New Posts  All Forums:Forum Nav:

Wasabi Knives

post #1 of 20
Thread Starter 
I am thinking about getting some Wasabi's. The chef at my new job has a set, and I have to get new knives (Kosher kitchen and all of my knives have been used on non-Kosher food). They seem like decent knives, and they are made by Kershaw, same as Shun. Anyone have an opinion?
Bork Bork Bork!
Reply
Bork Bork Bork!
Reply
post #2 of 20
You're going to need at least two sets, maybe three. One fleischig, one milchig, and possibly one pareve. You can't use the same knife to cut an onion for a cheese omelette as you would for a salami omelette.

I've no personal experience with the Wasabi, but am told it is as it's priced. Bottom of the line. They sharpen faily well for inexpensive stainless, and dull quickly. My impression is that they're comparable to Forschner Fibrox and Rosewood. Acceptable work knives, but not worth dreaming about.

I'm not a fan of the Shun Kershaws, but personal taste aside they're very different and better knives than the Wasabi. Don't let the manufacturer's name confuse you.

BDL
post #3 of 20
BDL what knives do you suggest in the 100.00 range? And I only cook at home, but want something that maintains an edge.

Should a person try different brands or do most people stick with the same ones they're use to?
post #4 of 20
BDL is right , however if the place you are going to work at is dairy you need only 1 set . Most pareve products can be cut with table knives. The place itself in some cases supply the knives to assure the upholding of the Kashruth, and no tools from outside can be used.
CHEFED
Reply
CHEFED
Reply
post #5 of 20
Thread Starter 
Thanks for the tips. The entire restaurant is only Pareve, so only one set. I just decided to go with Globals. They've been ok for me so far, so I'll stick with it.
Bork Bork Bork!
Reply
Bork Bork Bork!
Reply
post #6 of 20
Some people report hand pain from working with Globals, but if they've been comfortable to you for awhile they're a great choice. They're really agile.

Sorry I didn't get back to you on the $100 knives; I forgot all about the post and the thread until you just posted again today. If you still want low-mid recommendations I can give them, but Glolbal B. Good. More, the recommendations would be of the take it on faith variety. Compared to some of the really good knives available online, I can't recommend any lines you can pretend to try at a local retailer. That lack of availability puts off a lot of people. Until last year I would have said, Forschner Fibrox and Rosewood (same blades, different handles), especially when MAC prices went way up, because Forschners are decent. But their chef's knives have been totally superceded by a number of Japanese choices.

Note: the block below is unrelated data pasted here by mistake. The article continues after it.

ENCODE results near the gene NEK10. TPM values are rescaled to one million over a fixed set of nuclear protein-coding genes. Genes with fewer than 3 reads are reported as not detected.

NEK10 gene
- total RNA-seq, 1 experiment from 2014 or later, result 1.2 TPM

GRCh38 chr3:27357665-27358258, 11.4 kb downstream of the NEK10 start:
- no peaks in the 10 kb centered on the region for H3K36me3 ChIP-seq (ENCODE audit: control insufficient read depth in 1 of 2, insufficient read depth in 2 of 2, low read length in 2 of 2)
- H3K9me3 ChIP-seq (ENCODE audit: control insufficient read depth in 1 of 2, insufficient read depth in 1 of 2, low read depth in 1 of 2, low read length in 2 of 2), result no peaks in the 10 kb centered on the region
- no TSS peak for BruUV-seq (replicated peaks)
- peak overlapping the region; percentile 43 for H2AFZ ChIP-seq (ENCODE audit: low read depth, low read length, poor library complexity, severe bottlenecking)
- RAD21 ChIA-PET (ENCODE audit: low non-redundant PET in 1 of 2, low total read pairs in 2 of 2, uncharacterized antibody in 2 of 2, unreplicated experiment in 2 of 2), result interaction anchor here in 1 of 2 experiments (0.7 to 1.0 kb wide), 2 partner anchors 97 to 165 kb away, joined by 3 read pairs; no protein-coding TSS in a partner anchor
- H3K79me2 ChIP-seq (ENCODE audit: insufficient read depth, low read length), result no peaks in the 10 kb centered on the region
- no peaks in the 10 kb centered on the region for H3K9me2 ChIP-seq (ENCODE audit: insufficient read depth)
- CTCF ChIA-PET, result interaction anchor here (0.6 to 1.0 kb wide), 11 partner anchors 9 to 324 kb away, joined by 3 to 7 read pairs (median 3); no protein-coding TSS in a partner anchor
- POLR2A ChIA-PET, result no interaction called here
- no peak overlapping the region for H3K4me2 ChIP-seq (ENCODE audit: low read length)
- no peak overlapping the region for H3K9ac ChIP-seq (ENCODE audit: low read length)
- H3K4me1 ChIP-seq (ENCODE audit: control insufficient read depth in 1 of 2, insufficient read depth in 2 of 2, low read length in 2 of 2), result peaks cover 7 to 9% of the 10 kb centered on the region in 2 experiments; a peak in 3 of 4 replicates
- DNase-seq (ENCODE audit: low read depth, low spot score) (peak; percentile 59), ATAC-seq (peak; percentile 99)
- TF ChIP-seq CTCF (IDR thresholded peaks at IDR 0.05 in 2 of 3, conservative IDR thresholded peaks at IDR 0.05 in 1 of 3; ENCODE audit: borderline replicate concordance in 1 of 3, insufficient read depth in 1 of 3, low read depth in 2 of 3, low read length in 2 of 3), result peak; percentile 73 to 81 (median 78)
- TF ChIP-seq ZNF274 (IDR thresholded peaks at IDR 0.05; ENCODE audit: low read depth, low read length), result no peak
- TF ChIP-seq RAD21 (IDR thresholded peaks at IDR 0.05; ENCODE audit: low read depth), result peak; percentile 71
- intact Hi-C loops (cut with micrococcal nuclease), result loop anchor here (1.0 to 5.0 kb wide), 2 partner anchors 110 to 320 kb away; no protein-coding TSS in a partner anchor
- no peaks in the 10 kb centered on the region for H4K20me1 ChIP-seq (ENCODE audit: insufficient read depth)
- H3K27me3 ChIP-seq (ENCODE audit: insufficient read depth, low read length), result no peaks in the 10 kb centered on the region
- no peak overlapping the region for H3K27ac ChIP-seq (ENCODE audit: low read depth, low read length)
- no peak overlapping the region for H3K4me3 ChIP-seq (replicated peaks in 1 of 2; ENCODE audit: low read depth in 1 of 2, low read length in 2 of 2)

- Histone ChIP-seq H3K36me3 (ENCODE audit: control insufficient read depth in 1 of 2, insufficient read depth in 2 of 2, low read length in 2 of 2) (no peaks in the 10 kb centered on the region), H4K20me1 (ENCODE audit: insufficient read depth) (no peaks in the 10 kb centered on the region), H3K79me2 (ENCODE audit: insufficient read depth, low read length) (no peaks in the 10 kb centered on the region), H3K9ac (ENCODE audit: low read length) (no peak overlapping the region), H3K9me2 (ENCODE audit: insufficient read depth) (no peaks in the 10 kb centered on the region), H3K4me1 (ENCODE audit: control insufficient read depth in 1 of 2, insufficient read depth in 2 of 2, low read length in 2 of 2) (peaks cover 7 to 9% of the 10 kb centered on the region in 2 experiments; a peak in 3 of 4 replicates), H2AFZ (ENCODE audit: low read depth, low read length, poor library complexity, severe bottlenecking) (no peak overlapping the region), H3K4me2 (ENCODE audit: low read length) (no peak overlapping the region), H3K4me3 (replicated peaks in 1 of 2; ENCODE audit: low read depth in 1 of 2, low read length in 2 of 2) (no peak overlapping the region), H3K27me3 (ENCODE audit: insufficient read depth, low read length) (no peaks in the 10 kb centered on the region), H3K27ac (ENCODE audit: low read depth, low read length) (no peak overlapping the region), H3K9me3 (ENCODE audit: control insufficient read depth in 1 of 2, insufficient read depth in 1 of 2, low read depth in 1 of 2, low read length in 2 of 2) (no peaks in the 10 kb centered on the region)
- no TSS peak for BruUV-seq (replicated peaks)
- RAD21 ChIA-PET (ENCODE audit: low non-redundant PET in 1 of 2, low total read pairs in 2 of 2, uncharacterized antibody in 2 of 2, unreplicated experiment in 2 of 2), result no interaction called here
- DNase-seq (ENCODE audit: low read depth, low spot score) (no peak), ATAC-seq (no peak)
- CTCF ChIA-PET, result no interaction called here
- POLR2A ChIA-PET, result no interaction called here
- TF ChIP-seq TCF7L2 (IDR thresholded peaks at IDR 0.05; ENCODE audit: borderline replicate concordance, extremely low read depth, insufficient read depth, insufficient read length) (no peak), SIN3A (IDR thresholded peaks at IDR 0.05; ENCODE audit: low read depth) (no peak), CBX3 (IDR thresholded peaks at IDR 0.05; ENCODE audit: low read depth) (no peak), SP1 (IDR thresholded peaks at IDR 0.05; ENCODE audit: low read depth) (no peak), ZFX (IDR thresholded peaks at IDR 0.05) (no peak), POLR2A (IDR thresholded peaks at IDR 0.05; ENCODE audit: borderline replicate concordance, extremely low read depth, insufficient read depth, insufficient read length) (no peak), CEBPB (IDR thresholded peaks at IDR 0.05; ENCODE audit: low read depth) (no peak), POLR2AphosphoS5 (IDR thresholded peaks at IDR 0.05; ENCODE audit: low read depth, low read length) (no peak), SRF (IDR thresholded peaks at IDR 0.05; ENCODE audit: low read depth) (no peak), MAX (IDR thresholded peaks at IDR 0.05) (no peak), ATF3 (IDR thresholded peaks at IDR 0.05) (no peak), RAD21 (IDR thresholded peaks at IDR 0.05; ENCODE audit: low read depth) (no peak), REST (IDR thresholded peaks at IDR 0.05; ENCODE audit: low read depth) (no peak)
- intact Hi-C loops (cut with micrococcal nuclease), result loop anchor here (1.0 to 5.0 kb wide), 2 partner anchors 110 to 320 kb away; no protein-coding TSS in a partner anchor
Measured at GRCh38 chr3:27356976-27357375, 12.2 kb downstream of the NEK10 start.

BDL
post #7 of 20
Thanks BDL, I've been watching the other knife thread and getting an idea of whats out there, every bit helps
post #8 of 20

I've been really happy with my Wasabi chef's knife, so I highly recommend it.  I just can't help myself commenting on the superstition that still pervades the world in so many forms.  I was amazed by your statement that if a knife has touched non-Kosher food, it's somehow "contaminated"?!!  People of the world, leave silly old superstitions behind!  Pork nor any other food can't contaminate steel!!!  Gawd!

post #9 of 20
The Wasabis were the worse stainless steel blades I had ever to sharpen; I suspect huge carbides.
I was unpleasantly surprised by Peter's remarks about kashrut. Should that kind of discussion take place -- let it be not here, and only within the circle of followers of these rules.
post #10 of 20

as I am very new to the world of knives, help me out, Wasbi is a brand or type of knife?

I google searched and found Kai Wasabi black knives... and seeing as BDL is AOL...

post #11 of 20
It's an entry series by Kai / Kershaw.

http://www.knifeworks.com/kershawshunwasabiseries.aspx
post #12 of 20
Peter everyone has a right to their opinion but to classify part of ones religious beliefs "silly superstition" is insulting and has no place in a medium such as this. Please refrain from these type of comments in the future
post #13 of 20

I have a Wasabi Santoku, and it's alright.  I got mine for $25 on eBay, so I wasn't really expecting that much from it.   I took the original edge off it, then put a single-sided edge on it at about 15 degrees. It holds up reasonably well, as I only have to put the stone to it about every couple of weeks for a quick touch-up.    It's one of my main work knives, so it sees a lot of action every day.  

   Obviously, it's not the prettiest thing around, nor is it magic. But for the price, it does the job as good as any other.  

post #14 of 20
Could you elaborate on that "single-sided edge" at 15 degree? Do you mean you've transformed your santoku into a single-bevel??
post #15 of 20

Totally agree with Peter - it is impossible to contaminate steel with any food permanently so to think that it can is "superstitious nonsense" whether a religion codified it or not

post #16 of 20

Are banal observations of religious dogma and symbolic observance, and of poor taste, an appropriate topic for Cheftalk?

post #17 of 20
Quote:
Originally Posted by Bellsmoke View Post

Totally agree with Peter - it is impossible to contaminate steel with any food permanently so to think that it can is "superstitious nonsense" whether a religion codified it or not